Tommy Freeman
Tommy Freeman has emerged as a young star at Northampton this past season (Photo by Nathan Stirk/Getty Images)

But at 16, while at school, Freeman received an email, saying he wasn’t needed any more at Leicester; he was being cut from their academy programme. A devastating hammer blow to a young career.

“I remember opening it and just seeing this list of names – and mine not being on it. It was a huge group, three or four big groups across the region, being cut down. Initially, I was OK with it but then other people’s reaction to it made it feel like it was a big thing, like it was the end of a road. That was pretty tough. I knew deep down that it wasn’t the end but any rejection is difficult to deal with. I knew that skill-wise, knowledge-wise, I still was good enough. It was my size and my speed; I hadn’t quite grown like others, I was not as physically well developed at 16. It was disappointing and I was upset but I never gave up. I just knew I had to go a different way.”

It comes down to subjectivity and we can get it wrong. I would question if one set of eyes works. That whole system leans towards big schools and big boys. A lot can happen between 16 and 18, 19. We need a way to try to catch the boys who fall out.

Jon Clarke

This is a point I bring up in conversation with the aforementioned Clarke. The former Saints, Worcester and Leeds centre is now involved with coaching young players and spotting talent. Can we miss certain players with a big cull at 16?

“Without doubt,” his Yorkshire tones tumble down the phone line, as uncompromising as ever. “It comes down to subjectivity and we can get it wrong. I would question if one set of eyes works. That whole system leans towards big schools and big boys. A lot can happen between 16 and 18, 19. We need a way to try to catch the boys who fall out.”

Freeman fell out. And his different way was to move schools. Not an easy upheaval but one that he was willing to make. He would have to work hard, to start again. But maybe a different view, in a different catchment area, would do the trick. This was when Clarke and Freeman reunited. Clarke spent time watching Moulton College’s games and then started coaching Freeman.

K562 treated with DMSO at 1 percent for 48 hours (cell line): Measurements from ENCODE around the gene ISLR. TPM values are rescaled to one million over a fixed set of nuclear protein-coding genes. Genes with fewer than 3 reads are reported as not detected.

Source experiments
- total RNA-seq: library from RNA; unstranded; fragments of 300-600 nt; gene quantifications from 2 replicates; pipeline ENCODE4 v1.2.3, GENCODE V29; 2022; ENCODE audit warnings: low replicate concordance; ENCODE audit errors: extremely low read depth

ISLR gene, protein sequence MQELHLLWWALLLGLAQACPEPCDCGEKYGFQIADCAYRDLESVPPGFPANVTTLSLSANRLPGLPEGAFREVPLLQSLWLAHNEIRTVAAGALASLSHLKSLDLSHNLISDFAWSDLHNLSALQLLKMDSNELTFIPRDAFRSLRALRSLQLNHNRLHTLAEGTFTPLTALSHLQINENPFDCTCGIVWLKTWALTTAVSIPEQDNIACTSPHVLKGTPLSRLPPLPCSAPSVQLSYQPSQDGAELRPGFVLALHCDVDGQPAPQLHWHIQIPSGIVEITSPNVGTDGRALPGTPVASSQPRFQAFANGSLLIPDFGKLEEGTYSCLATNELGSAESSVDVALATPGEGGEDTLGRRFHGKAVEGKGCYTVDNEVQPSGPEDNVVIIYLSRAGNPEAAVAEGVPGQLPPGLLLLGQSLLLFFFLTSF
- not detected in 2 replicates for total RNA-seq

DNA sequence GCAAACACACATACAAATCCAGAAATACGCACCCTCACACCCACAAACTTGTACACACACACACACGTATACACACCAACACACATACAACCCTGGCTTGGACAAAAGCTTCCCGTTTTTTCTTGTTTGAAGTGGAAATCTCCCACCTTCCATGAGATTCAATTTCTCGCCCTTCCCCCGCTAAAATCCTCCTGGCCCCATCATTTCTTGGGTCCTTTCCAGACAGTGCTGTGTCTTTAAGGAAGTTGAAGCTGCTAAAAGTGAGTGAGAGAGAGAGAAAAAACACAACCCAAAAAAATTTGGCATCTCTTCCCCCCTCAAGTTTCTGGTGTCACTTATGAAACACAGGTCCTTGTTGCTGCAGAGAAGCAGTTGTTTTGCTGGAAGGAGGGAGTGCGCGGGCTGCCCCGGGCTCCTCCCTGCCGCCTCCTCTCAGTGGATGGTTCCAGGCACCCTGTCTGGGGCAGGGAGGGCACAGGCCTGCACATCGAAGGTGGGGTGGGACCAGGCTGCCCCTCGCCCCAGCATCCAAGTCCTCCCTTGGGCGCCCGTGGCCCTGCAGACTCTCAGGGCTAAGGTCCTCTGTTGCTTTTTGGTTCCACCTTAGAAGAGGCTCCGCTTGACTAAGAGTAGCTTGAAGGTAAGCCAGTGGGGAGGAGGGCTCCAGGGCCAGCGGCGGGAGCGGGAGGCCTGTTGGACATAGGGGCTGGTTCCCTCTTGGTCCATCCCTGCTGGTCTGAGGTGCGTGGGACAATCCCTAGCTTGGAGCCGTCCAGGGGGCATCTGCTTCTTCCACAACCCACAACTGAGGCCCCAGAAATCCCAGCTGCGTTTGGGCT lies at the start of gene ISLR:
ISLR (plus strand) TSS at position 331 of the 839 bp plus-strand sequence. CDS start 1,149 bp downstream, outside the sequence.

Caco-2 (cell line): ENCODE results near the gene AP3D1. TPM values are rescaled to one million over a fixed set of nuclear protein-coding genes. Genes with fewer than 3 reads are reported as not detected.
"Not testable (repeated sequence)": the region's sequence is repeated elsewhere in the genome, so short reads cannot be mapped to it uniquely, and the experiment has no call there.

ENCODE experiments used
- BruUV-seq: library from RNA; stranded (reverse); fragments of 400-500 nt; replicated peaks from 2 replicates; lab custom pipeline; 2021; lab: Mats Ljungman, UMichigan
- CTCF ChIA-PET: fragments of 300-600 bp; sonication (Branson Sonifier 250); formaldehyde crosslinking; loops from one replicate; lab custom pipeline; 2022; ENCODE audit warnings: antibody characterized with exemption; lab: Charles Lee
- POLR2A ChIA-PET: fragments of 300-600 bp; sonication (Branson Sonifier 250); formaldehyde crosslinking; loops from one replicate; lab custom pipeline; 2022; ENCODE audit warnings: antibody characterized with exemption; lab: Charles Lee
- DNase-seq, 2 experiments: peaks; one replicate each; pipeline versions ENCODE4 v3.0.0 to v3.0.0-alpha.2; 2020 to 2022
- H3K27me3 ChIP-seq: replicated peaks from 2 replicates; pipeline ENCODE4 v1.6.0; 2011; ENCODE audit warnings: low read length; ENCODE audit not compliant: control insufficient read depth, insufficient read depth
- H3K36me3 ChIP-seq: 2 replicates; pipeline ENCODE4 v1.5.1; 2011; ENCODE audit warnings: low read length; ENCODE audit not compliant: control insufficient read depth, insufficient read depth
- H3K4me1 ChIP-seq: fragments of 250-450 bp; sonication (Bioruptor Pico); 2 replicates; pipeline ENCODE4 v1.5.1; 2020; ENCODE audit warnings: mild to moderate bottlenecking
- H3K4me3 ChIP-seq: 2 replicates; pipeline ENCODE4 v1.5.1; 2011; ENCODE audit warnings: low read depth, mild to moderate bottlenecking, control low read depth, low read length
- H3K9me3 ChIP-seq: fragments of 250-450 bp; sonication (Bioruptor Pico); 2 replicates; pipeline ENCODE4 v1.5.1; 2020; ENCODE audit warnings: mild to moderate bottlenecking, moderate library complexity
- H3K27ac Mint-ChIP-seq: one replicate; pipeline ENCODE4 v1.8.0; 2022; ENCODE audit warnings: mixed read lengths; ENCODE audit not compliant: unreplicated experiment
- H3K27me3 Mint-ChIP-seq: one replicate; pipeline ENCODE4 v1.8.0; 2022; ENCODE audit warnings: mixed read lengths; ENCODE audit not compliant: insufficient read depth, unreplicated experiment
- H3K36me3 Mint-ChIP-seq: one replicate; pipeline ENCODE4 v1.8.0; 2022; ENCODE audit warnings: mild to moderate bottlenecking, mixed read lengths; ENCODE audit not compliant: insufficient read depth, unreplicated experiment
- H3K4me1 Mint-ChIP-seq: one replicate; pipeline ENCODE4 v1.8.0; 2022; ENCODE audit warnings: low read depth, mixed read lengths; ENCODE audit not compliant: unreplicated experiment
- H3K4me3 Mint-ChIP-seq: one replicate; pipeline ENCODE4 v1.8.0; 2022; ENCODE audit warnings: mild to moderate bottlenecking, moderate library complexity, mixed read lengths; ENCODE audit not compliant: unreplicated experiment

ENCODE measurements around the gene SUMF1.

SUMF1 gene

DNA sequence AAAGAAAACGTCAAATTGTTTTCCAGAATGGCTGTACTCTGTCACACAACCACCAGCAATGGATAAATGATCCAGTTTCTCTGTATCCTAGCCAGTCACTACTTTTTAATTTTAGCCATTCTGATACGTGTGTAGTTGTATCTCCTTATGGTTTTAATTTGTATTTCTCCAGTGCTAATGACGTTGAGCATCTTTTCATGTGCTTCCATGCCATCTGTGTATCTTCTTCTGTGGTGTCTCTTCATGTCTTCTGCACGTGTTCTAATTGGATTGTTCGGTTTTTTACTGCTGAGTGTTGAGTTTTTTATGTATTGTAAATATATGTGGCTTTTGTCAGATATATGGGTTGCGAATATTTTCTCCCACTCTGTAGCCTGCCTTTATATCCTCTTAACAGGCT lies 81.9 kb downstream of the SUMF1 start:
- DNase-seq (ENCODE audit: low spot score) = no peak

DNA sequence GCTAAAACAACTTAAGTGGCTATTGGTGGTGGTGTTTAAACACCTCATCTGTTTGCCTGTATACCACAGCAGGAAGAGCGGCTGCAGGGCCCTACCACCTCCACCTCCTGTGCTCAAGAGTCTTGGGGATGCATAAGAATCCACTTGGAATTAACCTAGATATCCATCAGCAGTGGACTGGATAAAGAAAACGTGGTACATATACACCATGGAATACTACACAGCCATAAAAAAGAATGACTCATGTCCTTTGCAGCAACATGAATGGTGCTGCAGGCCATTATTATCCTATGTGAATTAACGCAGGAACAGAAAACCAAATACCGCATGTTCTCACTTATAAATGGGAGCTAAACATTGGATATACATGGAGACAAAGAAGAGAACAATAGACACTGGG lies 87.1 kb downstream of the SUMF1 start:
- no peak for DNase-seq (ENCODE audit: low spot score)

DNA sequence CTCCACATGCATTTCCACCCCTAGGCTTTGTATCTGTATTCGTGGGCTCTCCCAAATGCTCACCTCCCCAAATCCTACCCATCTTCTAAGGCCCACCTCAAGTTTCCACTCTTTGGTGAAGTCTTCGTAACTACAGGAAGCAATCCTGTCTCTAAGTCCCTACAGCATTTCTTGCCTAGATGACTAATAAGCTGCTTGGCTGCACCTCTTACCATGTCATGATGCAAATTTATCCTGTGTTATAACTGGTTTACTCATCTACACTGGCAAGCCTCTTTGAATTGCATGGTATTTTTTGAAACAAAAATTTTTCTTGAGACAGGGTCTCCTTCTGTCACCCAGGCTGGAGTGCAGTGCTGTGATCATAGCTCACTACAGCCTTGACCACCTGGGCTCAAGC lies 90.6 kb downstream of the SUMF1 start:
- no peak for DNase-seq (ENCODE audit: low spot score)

“He was just a fantastic kid,” says Clarke. “His attitude stood out a mile. He would listen and learn really well. He’d do what you told him. He filters information and his game play is excellent. I am not surprised someone like Sam Vesty has got the best out of him. From day one I was like, ‘This kid has got something, he needs to get along to Saints’. I didn’t really know what had happened to him at Leicester, I could just see he had focus. And he was working hard on his speed and his power: things came together. It’s funny to think of the kid behind me on that YouTube clip. I met up with him last week, had a coffee, he finally bought a round! It was good to check in with him and see how things were going. Zero Quins chat though!”

Jon Clarke and Northampton’s Tommy Freeman, who impressed him as a teenager, catch up over a coffee

“I was not a Quins supporter!” counters the 20-year-old Freeman. “The Stoop was where my Dad and I went to watch our games of rugby. I can’t believe Clarkey is still bringing that up!”

This past season has seen Freeman become a regular starter at Franklin’s Gardens at both full-back and wing. His swashbuckling style has quickly made him a popular pick. The way he reads the game and uses his brain to calculate the options has impressed Chris Boyd; time again he has found himself in the right place at the right time, often over the tryline. I ask if he traces this current success back to his move to Moulton College.